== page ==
- Associated Press - Wednesday, May 21, 2014

BEIRUT (AP) - Syrian refugees in Lebanon lack access to specialized medical care such as dialysis and cancer treatment, forcing some to risk their lives to return to their war-ravaged country for health care, according to a report by Amnesty International released Wednesday.

Amnesty said tens of thousands of Syrians are unable to get hospital treatment in Lebanon, leaving their chronic conditions and serious illnesses untreated. The crisis is due to a lack of funding for medical care for Syrians who fled to neighboring Lebanon, where health care is privatized and expensive, Amnesty said. Some ill Syrians simply have been turned away.

The crisis adds another layer to the suffering of the 2.7 million Syrians who have fled the war. It also underscores how dramatically Syrian society has unraveled from the 3-year-old conflict.

More than 1 million Syrians have fled to Lebanon since the revolt against President Bashar Assad erupted in March 2011. Lebanon, a nation of 4.5 million people, has been struggling to cope with the massive influx, with many refugees in need of housing, education and medical care.

Malnutrition among children is one of the most dramatic problems, with aid workers saying starvation cases also are increasing in besieged areas of Syria. An estimated 10,000 Syrian children in Lebanon likely suffer from malnutrition, said Dima Ousta of the International Orthodox Christian Charities, a non-government organization leading efforts in dealing with the issue in Lebanon.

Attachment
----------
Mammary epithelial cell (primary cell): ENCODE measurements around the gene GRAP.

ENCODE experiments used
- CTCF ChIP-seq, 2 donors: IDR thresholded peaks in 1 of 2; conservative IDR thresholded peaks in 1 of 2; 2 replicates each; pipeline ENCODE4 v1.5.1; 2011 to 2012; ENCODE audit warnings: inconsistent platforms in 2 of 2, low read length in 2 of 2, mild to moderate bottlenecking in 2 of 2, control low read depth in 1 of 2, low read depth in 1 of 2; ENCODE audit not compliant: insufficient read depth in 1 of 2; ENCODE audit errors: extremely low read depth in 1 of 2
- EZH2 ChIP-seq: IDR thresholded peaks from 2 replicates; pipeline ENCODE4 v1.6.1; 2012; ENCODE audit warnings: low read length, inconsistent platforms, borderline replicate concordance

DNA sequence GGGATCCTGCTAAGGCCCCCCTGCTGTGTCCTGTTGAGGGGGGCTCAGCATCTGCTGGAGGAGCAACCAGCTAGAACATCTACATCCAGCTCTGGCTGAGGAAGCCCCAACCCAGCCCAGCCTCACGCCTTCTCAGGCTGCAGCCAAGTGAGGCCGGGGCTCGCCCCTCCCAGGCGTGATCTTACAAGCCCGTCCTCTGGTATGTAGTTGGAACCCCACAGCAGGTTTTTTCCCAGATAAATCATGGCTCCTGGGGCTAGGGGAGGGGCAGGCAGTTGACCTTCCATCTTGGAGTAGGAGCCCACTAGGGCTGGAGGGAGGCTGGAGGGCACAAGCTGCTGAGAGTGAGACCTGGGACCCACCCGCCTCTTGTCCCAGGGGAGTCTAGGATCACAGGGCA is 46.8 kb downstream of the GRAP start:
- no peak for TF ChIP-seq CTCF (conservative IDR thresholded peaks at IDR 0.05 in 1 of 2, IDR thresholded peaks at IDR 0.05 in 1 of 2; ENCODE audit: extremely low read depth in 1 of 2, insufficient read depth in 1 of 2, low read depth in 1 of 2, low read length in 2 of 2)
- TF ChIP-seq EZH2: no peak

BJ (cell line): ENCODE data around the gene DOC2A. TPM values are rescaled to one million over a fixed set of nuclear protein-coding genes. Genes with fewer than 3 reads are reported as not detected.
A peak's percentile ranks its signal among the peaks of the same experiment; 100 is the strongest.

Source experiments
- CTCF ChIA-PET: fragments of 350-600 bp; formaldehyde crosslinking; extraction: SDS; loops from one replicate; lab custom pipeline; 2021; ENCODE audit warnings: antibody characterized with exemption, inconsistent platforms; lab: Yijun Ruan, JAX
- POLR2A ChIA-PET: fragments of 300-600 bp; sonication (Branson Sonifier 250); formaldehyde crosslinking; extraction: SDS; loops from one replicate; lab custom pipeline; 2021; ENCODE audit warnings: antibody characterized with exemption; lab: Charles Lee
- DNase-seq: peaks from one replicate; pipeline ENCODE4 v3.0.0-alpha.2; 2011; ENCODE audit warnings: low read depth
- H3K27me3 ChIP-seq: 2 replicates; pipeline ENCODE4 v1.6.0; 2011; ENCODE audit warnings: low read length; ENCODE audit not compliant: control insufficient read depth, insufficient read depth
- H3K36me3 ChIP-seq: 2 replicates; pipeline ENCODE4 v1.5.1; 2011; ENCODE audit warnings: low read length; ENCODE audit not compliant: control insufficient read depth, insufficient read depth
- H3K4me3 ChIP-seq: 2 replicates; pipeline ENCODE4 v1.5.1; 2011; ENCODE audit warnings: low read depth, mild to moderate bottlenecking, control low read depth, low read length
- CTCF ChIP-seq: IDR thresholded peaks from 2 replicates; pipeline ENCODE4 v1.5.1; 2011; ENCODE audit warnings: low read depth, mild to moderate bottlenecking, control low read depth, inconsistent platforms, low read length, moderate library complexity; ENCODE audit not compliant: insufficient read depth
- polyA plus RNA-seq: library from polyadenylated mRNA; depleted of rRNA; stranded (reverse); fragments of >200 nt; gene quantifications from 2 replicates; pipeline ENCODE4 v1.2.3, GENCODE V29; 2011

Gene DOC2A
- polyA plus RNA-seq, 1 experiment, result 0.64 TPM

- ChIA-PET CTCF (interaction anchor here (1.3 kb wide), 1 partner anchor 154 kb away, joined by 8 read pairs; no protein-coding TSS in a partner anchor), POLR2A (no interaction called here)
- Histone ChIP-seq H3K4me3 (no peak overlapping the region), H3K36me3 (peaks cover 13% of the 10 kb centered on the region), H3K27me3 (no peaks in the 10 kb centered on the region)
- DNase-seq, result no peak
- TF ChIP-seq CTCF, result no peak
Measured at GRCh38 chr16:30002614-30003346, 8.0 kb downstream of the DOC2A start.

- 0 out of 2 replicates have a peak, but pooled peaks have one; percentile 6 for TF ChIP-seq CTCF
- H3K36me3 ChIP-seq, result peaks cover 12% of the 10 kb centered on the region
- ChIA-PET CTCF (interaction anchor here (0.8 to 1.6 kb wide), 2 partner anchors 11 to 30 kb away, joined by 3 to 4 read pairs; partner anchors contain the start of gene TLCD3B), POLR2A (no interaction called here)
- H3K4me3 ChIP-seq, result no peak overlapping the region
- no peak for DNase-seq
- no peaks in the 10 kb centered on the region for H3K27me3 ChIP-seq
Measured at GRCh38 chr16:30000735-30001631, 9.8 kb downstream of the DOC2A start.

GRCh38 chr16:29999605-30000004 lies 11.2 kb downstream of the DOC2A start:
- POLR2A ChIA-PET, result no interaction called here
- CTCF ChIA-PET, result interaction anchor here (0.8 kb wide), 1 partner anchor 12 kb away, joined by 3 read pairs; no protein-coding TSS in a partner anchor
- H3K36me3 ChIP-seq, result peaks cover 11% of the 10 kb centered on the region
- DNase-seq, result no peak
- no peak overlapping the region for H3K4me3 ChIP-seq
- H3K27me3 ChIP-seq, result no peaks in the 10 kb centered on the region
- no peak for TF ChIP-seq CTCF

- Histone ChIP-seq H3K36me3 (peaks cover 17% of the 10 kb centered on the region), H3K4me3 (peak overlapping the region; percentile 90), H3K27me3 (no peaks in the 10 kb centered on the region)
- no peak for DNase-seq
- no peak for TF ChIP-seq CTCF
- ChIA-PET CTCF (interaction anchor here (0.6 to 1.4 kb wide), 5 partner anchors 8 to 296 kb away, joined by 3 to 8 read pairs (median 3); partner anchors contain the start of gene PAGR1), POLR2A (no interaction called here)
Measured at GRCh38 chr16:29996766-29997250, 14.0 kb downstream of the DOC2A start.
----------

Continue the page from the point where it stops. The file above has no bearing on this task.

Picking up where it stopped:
UNICEF says nearly 2,000 Syrian children in Lebanon are at risk of dying because of acute malnutrition if not immediately treated.

The U.N.’s refugee agency subsidizes health care for Syrian refugees, but dwindling resources have forced the UNHCR to prioritize primary health care services and treatment of life-threatening illness.

Some privately funded hospitals offer health care to the Syrians and there are also several charity clinics, but it has not been enough.

“Hospital treatment and more specialized care for Syrian refugees in Lebanon are woefully insufficient,” said Audrey Gaughran, an Amnesty official. She said Syrian refugees in Lebanon are suffering as “a direct result of the international community’s shameful failure to fully fund the U.N. relief program.”

The U.N. has appealed for $1.7 billion for Lebanon in 2014, and has received only a fraction of the funds needed to help the refugees.

Amnesty based its report on interviews with refugees, doctors and other health professionals.

One refugee, identified only as Amal, told Amnesty that she travels twice a week to Syria for dialysis, which she cannot afford in Lebanon. She travels by land and passes through areas where fighting between Assad’s forces and rebels trying to overthrow him is still raging.

“I feel afraid to go to Syria, but I have no choice,” Amnesty quoted her as saying.

In Syria, Assad’s forces inched closer to seizing a central Aleppo prison, said state-run media and the Britain-based Syrian Observatory for Human Rights. Rebels have blockaded the central prison, with an estimated 4,000 inmates, for nearly a year. Rebels say government forces use the prison to launch strikes on rebel-held districts of the city, Syria’s largest.

The advance comes as Assad’s forces appear intent on taking rebel-held parts of Syria’s major cities before the country’s June 3 presidential election. But Syrian rebels are pushing back. On Wednesday, rebels near the capital, Damascus, indiscriminately fired a series of mortar shells into the city, killing at least one man, state media reported.

A Damascus-based activist who uses the name Abu Akram al-Shami said rebels fired at least five mortar shells.


Associated Press writer Diaa Hadid in Beirut contributed to this report.

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